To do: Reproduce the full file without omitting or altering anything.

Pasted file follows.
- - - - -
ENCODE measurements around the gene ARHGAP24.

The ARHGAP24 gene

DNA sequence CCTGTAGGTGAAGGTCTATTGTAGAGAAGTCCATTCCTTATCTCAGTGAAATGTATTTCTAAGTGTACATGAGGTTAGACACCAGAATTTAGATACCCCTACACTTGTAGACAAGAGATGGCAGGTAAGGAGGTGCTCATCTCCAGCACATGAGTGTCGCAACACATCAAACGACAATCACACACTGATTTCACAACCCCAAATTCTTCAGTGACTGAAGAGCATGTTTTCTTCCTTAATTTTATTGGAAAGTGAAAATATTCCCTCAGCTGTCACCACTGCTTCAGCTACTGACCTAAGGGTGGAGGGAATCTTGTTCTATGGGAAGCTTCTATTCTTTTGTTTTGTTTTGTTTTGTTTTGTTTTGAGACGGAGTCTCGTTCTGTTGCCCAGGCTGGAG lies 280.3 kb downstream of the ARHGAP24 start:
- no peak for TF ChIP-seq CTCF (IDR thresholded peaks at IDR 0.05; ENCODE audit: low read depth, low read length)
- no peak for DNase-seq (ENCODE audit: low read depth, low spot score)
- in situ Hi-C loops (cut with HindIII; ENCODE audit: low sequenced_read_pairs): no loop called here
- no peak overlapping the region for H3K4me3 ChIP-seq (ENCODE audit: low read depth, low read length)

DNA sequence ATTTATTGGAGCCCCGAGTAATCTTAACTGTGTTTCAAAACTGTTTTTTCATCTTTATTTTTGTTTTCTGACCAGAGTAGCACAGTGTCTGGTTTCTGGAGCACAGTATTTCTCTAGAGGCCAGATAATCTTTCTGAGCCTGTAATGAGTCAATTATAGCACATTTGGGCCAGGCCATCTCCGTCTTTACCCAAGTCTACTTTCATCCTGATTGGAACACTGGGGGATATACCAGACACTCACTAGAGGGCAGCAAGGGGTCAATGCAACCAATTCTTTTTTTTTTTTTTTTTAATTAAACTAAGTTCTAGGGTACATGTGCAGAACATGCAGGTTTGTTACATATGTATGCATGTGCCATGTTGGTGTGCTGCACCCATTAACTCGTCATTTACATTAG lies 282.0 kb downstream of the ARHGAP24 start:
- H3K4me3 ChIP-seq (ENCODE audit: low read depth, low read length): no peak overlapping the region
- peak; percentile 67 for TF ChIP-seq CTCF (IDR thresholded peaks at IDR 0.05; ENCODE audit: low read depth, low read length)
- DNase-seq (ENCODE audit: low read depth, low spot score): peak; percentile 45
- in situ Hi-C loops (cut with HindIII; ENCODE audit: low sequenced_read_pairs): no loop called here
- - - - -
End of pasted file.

ENCODE measurements around the gene ARHGAP24.

The ARHGAP24 gene

DNA sequence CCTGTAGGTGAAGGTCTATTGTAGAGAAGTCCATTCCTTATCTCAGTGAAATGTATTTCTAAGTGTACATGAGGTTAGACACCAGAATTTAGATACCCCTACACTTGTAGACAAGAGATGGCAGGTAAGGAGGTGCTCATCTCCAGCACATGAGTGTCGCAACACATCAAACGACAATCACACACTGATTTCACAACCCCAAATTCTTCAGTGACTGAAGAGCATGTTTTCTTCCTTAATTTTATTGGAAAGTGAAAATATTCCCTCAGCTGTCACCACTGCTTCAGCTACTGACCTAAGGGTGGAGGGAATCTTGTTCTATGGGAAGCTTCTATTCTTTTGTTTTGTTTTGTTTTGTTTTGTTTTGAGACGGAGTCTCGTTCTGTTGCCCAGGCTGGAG lies 280.3 kb downstream of the ARHGAP24 start:
- no peak for TF ChIP-seq CTCF (IDR thresholded peaks at IDR 0.05; ENCODE audit: low read depth, low read length)
- no peak for DNase-seq (ENCODE audit: low read depth, low spot score)
- in situ Hi-C loops (cut with HindIII; ENCODE audit: low sequenced_read_pairs): no loop called here
- no peak overlapping the region for H3K4me3 ChIP-seq (ENCODE audit: low read depth, low read length)

DNA sequence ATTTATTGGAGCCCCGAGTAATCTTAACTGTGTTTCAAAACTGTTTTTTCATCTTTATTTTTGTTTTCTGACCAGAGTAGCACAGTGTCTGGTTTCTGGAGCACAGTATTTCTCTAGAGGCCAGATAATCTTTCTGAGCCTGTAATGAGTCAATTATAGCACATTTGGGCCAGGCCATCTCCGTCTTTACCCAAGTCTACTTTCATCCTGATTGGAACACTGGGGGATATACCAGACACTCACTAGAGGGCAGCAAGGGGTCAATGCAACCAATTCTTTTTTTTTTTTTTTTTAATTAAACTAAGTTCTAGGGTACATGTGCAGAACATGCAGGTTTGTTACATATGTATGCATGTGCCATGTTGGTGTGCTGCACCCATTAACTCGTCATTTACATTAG lies 282.0 kb downstream of the ARHGAP24 start:
- H3K4me3 ChIP-seq (ENCODE audit: low read depth, low read length): no peak overlapping the region
- peak; percentile 67 for TF ChIP-seq CTCF (IDR thresholded peaks at IDR 0.05; ENCODE audit: low read depth, low read length)
- DNase-seq (ENCODE audit: low read depth, low spot score): peak; percentile 45
- in situ Hi-C loops (cut with HindIII; ENCODE audit: low sequenced_read_pairs): no loop called here